Strategic Growth Planning

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Strategic Growth Planning is the process by which a physician in a private practice creates a vision for what their practice looks like in the future and creates a strategic plan to achieve that vision. Included in the strategic planning are measurable goals which are realistic and attainable, but also challenging.

The emphasis is on long-term goals and strategies rather than short-term objectives. Strategic planning assumes that certain aspects of the future can be created or influenced by the practice. Strategic planning helps assure that a practice remains relevant and responsive to the needs of its patients and contributes to practice stability and growth.

What’s Working? What’s Not?

When it comes to measuring the effectiveness of marketing campaigns, the most important metrics to focus on are:

ROI – Return on Investment
PAC – Patient Acquisition Cost
RPP – Revenue Per Patient

Understanding your Patient Acquisition Cost (PAC) is crucial for the growth of your practice. This single number can guide you through your marketing efforts and help you cut down non-effective marketing costs. Just about every medical practice we meet with has no idea what their PAC metric is. Most practices fail to consider the PAC metric. Instead, they scramble to acquire more and more patients, oblivious to the amount of money being paid out to reel them in. When you repeatedly spend money on marketing, regardless of whether it is on print ads, digital marketing, direct mail or community education seminars, and you have no idea what your PAC is, it’s bad for your business.

It is not surprising then that a practice that doesn’t take the time to figure their PAC and Revenue Per Patient (RPP), is unwilling to spend money on marketing initiatives because they look at this as an expense, not something that generates revenue. In many business models, both within and outside of healthcare, many experts believe that failure to determine customer acquisition cost and revenue per customer and its impact on business is a major reason why businesses fail. But that’s not all there is to it. PAC and RPP is also an important metric for determining where and how to distribute your marketing dollars, helping you get more bang for your buck.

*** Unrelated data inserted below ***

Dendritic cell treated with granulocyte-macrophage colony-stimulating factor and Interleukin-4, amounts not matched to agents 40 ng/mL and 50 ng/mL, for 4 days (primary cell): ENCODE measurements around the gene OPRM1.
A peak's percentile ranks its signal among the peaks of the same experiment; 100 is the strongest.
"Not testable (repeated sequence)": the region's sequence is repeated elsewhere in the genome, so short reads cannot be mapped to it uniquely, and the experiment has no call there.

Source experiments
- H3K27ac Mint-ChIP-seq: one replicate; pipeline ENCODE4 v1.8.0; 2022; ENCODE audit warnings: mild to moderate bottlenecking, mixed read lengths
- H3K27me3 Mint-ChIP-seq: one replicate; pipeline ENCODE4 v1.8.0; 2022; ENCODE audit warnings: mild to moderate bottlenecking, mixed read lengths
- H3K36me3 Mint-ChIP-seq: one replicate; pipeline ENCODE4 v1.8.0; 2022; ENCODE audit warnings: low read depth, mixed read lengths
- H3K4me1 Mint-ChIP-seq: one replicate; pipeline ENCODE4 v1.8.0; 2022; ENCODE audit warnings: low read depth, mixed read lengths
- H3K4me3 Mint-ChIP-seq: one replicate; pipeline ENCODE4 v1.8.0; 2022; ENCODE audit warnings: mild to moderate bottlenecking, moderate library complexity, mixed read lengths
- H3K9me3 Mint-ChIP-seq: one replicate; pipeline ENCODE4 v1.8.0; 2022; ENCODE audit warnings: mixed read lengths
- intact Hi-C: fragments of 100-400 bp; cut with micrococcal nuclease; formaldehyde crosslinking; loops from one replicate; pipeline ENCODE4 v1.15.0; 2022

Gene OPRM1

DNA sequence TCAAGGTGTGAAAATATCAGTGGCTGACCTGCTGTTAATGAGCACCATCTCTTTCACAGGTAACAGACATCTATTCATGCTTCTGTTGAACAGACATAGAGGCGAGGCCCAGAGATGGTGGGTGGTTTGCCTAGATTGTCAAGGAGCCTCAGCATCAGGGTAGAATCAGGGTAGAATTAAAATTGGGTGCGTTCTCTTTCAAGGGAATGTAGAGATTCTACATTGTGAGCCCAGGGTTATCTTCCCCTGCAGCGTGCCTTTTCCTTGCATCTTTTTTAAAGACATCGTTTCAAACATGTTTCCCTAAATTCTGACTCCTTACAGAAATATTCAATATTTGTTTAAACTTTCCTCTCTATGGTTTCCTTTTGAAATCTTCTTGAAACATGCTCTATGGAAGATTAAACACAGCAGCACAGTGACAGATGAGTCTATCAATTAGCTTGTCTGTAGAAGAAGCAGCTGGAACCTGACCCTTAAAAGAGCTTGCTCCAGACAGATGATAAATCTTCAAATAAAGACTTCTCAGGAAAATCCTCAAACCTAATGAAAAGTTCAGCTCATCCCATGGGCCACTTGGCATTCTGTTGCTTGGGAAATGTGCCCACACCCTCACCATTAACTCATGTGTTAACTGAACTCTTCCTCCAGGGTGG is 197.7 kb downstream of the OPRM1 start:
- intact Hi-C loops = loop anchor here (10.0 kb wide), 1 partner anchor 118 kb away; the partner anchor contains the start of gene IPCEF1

Calculating Your PAC

Determining your Patient Acquisition Cost is quite simple if your staff is trained to identify exactly where every patient found out about you and is committed to accurate documentation.

It all boils down to following these steps:

  1. Track your expenses for every marketing initiative used to create patient inquiries and consultations.
  2. For each marketing initiative, categorize and track the number of patient appointments / consultations you acquire in the same period for which you tracked the expense.
  3. Divide your expenses per marketing initiative by the number of completed (not scheduled) patient appointments / consultations and you have the PAC for this specific marketing channel.
  4. Now track the revenue generated (cash or insurance payment) by each marketing initiative and you can identify the RPP.

Example – Determining PAC
Let’s say you spend $15,000 in 4 months on a digital marketing campaign (SEO, Social Media, Paid Search) and you gain 32 new patient consultations. Your PAC for your digital marketing campaign is $468.75. ($15,000 / 32 = $468.75.) Repeat this process for all marketing campaigns.

Example – Determining RPP
Now it’s time to calculate your revenue per patient for each marketing initiative. Unlike a restaurant or retail store, this calculation must wait 4-6 months until the patient has completed treatment. In the PAC example above, the practice spent $468.75 to acquire a new patient consultation. Now we track all (32) patients through treatment and payment. If the (32) patients generated $110,000 in revenue, your RPP would be $3,437.50. ($110,000 / 32 = $3,437.50)

The relationship between the two metrics is easy to see. You spent $15,000 to gain $110,000 in revenue and your profit exceeds your cost for acquiring the new patient. In marketing, you always want your PAC to be less than your RPP. We generally look for a minimum of a 5:1 ROI for every dollar spent. The above example would generate a 14:1 ROI.

Decision Time

There’s magic in the numbers. By examining the average PAC and RPP for each marketing initiative, you can decide the best places to put your marketing dollars to work. When you identify a marketing initiative in which you have an ROI greater than 5:1, it’s time to invest more money in that initiative, but only if your practice has the capacity to support a growing patient base. If you find that some marketing initiatives have a PAC that is higher than your RPP, you might want to do some due diligence. It might possibly be that patient appointments were not properly assigned to the correct marketing initiative or revenues were not tracked to the conclusion of treatment.

Effective Tracking of Advertising Generated Patient Inquiries. In order to make this an effective process, we will work with your staff to assure compliance in tracking data. We will help you develop tracking and follow up forms that collect the data you need in an easy to interpret format. The information we will collect will include the following:

How did the patient hear about you?
Television? Which station and program?
Radio? Which station?
Newspaper? Which one? What Day?
Referral? From Whom? From another physician?
Digital Marketing (SEO, Social Media, Paid Search)?

Tracking response to a patient outreach event:
How many patients attended?
How many scheduled follow up appointments?
How many procedures are scheduled to be performed?


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